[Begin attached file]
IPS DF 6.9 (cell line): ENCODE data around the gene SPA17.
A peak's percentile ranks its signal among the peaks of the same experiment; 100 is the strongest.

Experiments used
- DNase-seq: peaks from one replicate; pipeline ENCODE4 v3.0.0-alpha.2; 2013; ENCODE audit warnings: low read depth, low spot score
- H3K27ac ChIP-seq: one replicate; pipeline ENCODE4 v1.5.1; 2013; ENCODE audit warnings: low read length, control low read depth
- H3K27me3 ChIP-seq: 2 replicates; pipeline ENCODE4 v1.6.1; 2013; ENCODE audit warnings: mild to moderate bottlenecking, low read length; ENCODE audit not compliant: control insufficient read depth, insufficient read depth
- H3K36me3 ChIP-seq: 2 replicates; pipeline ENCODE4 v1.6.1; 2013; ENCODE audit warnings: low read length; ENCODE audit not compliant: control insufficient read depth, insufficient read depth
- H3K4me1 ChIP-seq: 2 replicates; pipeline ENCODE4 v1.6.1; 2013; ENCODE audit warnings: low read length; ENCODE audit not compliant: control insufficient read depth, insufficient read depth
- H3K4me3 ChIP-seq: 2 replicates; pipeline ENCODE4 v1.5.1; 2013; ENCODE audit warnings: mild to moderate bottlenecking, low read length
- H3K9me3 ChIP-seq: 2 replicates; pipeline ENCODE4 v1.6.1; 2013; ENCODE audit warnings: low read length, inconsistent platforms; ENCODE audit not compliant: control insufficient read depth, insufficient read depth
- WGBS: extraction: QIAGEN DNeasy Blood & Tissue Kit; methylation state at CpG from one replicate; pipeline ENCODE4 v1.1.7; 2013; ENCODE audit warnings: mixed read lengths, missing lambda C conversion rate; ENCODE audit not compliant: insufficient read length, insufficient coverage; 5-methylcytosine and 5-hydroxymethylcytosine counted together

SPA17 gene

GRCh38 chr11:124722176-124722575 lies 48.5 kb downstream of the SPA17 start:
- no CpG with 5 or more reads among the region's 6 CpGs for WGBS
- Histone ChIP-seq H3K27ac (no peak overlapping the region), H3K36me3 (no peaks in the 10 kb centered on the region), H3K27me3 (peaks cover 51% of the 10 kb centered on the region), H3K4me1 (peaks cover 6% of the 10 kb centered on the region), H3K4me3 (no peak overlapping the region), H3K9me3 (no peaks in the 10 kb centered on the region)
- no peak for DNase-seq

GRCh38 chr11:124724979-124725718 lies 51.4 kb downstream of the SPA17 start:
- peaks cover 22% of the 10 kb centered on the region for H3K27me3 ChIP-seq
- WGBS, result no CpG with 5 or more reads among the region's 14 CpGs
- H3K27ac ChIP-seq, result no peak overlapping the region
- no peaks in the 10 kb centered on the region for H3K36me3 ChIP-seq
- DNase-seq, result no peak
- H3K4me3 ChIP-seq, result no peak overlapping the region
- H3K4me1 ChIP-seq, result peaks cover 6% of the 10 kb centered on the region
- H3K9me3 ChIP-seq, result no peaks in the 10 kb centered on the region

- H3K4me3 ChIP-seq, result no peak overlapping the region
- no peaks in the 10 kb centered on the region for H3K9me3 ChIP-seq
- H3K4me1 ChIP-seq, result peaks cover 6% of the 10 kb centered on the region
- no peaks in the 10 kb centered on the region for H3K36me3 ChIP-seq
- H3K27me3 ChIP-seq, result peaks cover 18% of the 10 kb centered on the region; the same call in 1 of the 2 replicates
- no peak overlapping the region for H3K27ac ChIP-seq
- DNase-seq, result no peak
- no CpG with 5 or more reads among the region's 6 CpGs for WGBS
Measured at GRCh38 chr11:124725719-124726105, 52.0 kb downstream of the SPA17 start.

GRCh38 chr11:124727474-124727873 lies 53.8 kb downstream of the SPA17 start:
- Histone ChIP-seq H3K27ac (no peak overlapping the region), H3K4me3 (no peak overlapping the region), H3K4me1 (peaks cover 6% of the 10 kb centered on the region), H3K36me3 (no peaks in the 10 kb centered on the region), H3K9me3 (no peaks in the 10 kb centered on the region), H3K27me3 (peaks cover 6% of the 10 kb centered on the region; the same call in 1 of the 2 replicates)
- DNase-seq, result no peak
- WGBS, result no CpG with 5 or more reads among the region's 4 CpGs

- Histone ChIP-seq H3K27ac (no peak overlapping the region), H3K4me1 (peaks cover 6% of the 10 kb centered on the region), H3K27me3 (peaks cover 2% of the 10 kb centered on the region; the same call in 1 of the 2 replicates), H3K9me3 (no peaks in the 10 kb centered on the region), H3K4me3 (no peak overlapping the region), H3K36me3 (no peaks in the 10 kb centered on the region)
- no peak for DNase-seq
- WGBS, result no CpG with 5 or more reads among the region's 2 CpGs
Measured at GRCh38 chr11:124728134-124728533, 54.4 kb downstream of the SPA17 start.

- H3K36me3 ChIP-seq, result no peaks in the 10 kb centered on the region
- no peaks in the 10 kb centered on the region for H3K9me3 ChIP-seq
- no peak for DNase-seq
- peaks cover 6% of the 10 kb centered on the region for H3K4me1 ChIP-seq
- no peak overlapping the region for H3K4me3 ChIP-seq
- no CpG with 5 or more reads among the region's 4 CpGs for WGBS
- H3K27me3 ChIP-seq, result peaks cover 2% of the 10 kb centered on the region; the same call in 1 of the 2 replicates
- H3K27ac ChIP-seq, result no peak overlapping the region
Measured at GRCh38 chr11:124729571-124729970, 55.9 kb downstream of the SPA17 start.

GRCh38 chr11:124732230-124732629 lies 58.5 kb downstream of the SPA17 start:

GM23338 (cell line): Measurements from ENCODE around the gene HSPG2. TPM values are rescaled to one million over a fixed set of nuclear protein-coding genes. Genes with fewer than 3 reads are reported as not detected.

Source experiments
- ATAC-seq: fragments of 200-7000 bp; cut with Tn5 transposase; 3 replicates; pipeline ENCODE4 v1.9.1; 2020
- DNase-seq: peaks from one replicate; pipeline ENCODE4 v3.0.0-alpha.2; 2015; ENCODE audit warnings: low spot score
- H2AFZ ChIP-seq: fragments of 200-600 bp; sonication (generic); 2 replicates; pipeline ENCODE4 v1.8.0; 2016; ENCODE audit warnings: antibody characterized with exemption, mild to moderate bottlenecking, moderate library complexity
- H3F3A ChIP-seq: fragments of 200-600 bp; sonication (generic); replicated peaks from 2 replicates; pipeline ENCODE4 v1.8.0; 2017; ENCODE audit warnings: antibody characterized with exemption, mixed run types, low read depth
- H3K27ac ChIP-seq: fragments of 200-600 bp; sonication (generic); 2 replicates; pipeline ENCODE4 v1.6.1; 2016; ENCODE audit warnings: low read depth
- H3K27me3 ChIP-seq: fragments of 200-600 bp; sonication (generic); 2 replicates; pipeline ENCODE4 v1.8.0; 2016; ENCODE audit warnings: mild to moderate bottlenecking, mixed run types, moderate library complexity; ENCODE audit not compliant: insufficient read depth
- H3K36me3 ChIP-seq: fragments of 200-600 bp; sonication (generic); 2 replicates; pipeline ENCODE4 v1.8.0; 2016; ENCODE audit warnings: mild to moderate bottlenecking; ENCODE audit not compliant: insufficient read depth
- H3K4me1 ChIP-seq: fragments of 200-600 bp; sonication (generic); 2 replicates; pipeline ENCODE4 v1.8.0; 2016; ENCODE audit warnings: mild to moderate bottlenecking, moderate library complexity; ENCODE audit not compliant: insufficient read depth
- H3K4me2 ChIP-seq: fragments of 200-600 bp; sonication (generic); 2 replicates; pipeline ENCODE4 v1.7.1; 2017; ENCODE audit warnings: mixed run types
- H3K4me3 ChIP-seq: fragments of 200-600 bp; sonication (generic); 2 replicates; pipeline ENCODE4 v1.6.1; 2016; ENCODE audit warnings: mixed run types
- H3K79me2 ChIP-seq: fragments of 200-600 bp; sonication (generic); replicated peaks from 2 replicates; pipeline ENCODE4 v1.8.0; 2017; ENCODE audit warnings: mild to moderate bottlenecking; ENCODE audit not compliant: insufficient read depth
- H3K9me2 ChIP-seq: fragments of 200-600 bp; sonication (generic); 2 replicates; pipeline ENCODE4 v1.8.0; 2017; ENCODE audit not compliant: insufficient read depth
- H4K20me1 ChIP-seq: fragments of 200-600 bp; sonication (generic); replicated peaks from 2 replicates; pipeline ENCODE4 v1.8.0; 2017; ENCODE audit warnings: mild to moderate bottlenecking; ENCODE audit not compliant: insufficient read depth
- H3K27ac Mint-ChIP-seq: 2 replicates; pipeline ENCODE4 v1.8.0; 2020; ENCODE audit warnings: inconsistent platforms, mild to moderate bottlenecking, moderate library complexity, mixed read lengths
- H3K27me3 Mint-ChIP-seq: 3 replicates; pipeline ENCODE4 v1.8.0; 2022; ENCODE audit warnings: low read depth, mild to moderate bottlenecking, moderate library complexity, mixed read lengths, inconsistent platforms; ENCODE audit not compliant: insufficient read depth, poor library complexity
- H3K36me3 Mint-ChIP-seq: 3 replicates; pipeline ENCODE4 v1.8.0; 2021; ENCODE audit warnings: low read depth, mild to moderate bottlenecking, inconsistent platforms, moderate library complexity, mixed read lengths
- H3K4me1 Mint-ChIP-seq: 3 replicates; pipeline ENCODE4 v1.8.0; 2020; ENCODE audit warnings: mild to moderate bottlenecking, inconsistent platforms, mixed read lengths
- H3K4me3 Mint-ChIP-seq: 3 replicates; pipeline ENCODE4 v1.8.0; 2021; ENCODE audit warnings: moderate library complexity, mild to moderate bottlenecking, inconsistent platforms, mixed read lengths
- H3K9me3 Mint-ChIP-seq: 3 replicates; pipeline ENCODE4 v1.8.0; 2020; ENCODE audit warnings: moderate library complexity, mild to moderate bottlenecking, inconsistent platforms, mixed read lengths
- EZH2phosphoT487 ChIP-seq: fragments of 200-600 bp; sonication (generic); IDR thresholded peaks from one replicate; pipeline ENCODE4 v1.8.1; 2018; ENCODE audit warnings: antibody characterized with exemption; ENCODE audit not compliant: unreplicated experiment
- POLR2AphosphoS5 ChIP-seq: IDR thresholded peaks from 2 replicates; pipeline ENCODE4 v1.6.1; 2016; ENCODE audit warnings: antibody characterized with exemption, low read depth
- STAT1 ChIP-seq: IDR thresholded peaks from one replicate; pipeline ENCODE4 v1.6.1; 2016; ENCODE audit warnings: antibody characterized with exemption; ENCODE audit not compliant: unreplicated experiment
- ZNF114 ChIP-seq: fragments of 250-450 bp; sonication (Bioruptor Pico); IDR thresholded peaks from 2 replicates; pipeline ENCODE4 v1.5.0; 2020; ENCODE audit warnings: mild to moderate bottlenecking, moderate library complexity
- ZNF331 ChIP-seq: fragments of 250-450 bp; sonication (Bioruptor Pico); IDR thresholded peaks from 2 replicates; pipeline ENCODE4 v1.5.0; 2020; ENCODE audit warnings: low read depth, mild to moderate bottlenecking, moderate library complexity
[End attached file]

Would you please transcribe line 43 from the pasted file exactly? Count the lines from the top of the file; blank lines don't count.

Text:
- H3K36me3 ChIP-seq, result no peaks in the 10 kb centered on the region